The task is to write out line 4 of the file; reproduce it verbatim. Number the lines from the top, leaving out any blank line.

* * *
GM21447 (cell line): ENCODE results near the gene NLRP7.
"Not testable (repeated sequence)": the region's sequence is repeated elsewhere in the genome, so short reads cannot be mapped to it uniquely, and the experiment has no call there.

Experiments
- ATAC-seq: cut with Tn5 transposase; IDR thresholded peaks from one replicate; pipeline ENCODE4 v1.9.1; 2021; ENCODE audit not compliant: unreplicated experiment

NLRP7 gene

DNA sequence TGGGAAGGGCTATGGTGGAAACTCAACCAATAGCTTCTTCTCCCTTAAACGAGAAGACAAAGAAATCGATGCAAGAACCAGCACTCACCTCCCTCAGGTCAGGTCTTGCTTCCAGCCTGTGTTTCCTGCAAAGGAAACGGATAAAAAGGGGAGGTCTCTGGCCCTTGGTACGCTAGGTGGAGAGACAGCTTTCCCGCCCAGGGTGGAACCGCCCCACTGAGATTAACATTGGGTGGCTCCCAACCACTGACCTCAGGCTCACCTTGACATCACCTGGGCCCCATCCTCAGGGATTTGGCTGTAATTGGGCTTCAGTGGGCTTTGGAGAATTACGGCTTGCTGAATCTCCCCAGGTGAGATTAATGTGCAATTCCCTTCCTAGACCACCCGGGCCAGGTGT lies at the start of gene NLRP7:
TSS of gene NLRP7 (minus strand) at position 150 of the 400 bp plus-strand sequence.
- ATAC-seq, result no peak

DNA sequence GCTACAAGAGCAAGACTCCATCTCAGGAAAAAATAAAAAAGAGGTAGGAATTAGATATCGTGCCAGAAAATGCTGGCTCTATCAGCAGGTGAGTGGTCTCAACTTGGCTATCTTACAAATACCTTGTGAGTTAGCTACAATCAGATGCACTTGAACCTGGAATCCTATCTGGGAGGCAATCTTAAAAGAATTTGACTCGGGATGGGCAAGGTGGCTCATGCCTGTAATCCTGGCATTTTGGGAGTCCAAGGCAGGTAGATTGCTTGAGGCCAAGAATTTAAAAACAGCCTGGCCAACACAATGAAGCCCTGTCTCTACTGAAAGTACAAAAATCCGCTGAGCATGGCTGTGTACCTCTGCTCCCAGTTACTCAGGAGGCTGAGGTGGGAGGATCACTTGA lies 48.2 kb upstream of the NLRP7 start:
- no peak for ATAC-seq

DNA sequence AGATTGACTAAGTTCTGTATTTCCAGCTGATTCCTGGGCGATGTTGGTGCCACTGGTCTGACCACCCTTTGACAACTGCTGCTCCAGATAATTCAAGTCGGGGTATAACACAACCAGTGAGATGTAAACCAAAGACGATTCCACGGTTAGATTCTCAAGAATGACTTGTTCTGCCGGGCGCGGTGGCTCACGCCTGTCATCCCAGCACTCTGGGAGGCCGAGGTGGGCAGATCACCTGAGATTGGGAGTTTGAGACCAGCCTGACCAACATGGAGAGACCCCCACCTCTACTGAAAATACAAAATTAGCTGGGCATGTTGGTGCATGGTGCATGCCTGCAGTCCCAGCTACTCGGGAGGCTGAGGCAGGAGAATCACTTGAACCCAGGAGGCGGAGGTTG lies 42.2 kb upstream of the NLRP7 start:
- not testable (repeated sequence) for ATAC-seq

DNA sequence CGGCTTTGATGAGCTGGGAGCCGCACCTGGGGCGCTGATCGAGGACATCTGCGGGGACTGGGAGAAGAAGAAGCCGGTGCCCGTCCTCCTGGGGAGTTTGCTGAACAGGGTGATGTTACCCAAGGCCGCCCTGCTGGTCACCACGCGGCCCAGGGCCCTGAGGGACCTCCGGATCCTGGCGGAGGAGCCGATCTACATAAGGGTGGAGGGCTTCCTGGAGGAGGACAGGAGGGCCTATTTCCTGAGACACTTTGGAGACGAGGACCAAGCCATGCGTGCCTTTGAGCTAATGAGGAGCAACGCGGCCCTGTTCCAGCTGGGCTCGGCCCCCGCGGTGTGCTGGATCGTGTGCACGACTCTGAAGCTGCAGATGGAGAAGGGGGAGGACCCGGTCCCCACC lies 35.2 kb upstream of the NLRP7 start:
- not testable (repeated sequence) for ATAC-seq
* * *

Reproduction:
- ATAC-seq: cut with Tn5 transposase; IDR thresholded peaks from one replicate; pipeline ENCODE4 v1.9.1; 2021; ENCODE audit not compliant: unreplicated experiment